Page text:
Usually the product is 95 percent the same at any plant. The 5 percent difference is critical, though, in making the process work. The most important result of the design is a team of people who see the future and are passionate about making that future happen.

Only when workers see peers passionate about change will they pay attention. Outsiders (consultants) are seen as nuisances to be avoided. But if a respected peer is deeply committed to a new method of work, team members will pay attention.

Empowerment. Empowerment has a bad connotation from the failures of quality programs in the 1980s and early 1990s. The popular method of empowerment was a week’s worth of training in “soft skills,” and an admonition that employees should step up and be their own bosses. The result was lack of direction, anger, disempowered supervisors and management, and a decrease in productivity. Empowerment as implemented not only did not work, but it made things worse.

Actual empowerment is enabling a worker to do more and to take responsibility for his own performance. This is best done with a disciplined, well-defined system that the worker can follow and be successful in.

Next, the worker should be successful in an expanded role. It is possible that employees can work at much higher levels than they are today. (See accompanying section “Roles of Employees in Reactive vs Proactive Environments.”) Changing these roles is partially a matter of removing obstacles to being proactive and clarifying expectations, roles, and responsibilities. But to a significant extent there is a requirement to assist people to be able to fill new roles. This requires training, coaching, and testing the limits of the individuals in the job. Some operators are mechanically inclined, and some are not. Some will be eager to take on new roles, and some very resistant. Development takes time and energy for a supervisor to be able to understand what is possible and work with each person on a specific development program, customized to the specific task, and the native abilities of the worker.

Finally, a worker needs the tools to understand whether he is mastering the job including measures, feedback, coaching, and encouragement. Empowerment is the result of a disciplined system of work, not a prerequisite.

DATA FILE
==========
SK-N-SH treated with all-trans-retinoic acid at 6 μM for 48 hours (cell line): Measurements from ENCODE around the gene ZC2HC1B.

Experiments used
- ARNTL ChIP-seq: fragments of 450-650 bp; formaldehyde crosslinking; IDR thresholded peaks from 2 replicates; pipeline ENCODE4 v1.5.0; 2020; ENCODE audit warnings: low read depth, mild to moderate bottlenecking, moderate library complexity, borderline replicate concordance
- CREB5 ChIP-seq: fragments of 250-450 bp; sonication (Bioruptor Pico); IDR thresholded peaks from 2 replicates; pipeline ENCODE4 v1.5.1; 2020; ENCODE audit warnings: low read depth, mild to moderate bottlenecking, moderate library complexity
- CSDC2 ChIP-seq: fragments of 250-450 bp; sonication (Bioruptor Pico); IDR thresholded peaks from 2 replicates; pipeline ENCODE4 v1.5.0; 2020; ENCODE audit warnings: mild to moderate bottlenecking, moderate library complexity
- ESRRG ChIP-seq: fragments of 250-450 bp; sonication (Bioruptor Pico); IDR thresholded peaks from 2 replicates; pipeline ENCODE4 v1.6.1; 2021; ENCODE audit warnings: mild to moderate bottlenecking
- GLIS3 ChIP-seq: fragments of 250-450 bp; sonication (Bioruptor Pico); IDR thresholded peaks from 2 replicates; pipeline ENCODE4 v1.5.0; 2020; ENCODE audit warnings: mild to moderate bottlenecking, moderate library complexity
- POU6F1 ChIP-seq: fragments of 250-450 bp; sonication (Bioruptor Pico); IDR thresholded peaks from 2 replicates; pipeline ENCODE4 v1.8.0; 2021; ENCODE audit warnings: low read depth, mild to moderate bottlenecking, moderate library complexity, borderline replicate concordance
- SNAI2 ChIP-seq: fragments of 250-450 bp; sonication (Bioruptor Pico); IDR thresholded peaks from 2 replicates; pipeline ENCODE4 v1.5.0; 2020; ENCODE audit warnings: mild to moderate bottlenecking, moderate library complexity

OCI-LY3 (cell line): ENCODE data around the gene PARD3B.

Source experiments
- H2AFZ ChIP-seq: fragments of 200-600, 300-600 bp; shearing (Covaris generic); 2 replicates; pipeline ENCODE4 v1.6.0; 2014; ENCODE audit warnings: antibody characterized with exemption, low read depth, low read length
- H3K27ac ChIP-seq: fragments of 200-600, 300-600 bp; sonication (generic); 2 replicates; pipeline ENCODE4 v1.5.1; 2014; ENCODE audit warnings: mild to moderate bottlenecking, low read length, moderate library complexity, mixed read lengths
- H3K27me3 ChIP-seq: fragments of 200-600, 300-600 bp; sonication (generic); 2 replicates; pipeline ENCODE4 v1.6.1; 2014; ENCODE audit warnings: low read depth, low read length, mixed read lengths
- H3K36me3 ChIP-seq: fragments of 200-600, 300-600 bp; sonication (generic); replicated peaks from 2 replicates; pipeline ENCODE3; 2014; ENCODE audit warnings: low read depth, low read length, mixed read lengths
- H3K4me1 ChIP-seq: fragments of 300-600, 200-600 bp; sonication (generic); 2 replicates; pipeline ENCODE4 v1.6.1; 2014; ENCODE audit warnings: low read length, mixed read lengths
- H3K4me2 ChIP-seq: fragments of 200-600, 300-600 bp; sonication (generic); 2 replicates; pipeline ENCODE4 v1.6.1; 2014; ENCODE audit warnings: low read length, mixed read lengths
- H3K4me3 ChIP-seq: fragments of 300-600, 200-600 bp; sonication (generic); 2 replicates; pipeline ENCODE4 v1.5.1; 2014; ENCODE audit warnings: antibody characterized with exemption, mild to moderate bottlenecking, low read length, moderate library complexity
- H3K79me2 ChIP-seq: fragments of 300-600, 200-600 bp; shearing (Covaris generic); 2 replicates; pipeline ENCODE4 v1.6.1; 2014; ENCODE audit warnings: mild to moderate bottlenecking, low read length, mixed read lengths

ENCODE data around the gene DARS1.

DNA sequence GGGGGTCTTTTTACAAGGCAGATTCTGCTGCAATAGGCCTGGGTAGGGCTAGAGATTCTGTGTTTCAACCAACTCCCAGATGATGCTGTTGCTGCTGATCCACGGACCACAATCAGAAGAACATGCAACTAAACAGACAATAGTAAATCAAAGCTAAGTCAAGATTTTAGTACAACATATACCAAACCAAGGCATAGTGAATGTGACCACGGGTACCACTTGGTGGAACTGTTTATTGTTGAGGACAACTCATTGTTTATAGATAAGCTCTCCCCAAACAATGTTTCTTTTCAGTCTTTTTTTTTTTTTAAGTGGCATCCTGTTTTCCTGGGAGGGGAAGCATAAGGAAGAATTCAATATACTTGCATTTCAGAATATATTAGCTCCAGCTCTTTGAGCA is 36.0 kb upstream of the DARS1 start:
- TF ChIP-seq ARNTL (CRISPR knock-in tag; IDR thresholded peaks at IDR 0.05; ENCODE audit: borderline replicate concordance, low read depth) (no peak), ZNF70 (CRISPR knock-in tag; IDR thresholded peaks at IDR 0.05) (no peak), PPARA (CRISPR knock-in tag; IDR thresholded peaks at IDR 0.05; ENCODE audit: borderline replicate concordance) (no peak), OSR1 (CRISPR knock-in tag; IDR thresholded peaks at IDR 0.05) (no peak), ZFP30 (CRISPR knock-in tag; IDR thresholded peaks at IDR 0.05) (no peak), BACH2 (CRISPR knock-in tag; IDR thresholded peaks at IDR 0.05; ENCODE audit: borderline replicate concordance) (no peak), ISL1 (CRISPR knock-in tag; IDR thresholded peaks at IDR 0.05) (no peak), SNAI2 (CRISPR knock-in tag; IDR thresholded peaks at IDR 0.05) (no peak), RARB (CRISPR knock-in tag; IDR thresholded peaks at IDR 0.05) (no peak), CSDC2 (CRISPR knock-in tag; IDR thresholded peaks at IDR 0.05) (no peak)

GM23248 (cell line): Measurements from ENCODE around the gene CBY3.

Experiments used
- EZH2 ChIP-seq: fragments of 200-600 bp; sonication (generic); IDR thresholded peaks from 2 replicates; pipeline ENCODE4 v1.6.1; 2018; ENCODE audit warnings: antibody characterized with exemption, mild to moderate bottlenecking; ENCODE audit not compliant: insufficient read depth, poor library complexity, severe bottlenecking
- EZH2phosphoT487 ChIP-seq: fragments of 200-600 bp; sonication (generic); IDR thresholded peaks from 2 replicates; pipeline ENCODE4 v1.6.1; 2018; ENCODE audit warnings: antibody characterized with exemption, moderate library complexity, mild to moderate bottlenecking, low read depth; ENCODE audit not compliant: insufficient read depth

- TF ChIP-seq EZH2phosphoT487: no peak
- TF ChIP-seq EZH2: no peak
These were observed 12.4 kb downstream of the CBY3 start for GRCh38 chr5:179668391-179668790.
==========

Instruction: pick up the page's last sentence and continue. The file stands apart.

Leadership alignment around the strategic direction of the organization may be the single most important result of implementing the SAM model. This cohesiveness within an organization will lead to financial results as well. Fig. 3 depicts an actual cost/benefit analysis detailing financial benefits from increased efficiency and increased plant capacity vs the costs of implementing the SAM model over a period of a number of years.

SAM emphasizes a logical approach to best practices. However, functional excellence will never be enough to be the best. Leadership brings all the pieces together in an optimized set of systems, especially through the managing system and strategic plan. Also, success will follow if workers endorse and participate in the process. They must be enabled to bring the desired success. MT

S. Bradley Peterson is president of Strategic Asset Management, 25 New Britain Ave., Unionville, CT 06085

Strategic Asset Management


Fig. 1. Implementing a successful strategic asset management program involves three key elements: lead, execute, and enable.

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The Managing System


Fig. 2. Under the new lead element, the managing system will allow the plant capability to continually be evaluated and improved.

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Cumulative Cost/Benefit for Implementing Strategic Plan


Fig. 3. According to this actual cost/benefit analysis, the benefits to implementing the SAM model outweigh the costs over a period of years. Note: Gross capacity evaluated at $10/BEQ margin.

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Roles of Employees in Reactive vs Proactive Environments


Reactive Environment

Proactive Environment


Component replacer

Troubleshooter/RCF analyzer


Victim, problem identifier

Proactive worker, minor maintenance



Work enabler, coordinator, troubleshooter



Equipment defect elimination/optimization





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Characteristics of Success

Any useful model to guide action will have several characteristics:
• Simplicity. All of the greatest ideas are simple in concept. If not kept simple, they are not fully understood or remembered and fail as guiding principles.
• Intuitiveness. Readers should be able to understand the underlying principles without guidance.
• Utility. The model should work consistently in application.
• Completeness. All necessary elements of success should be contained.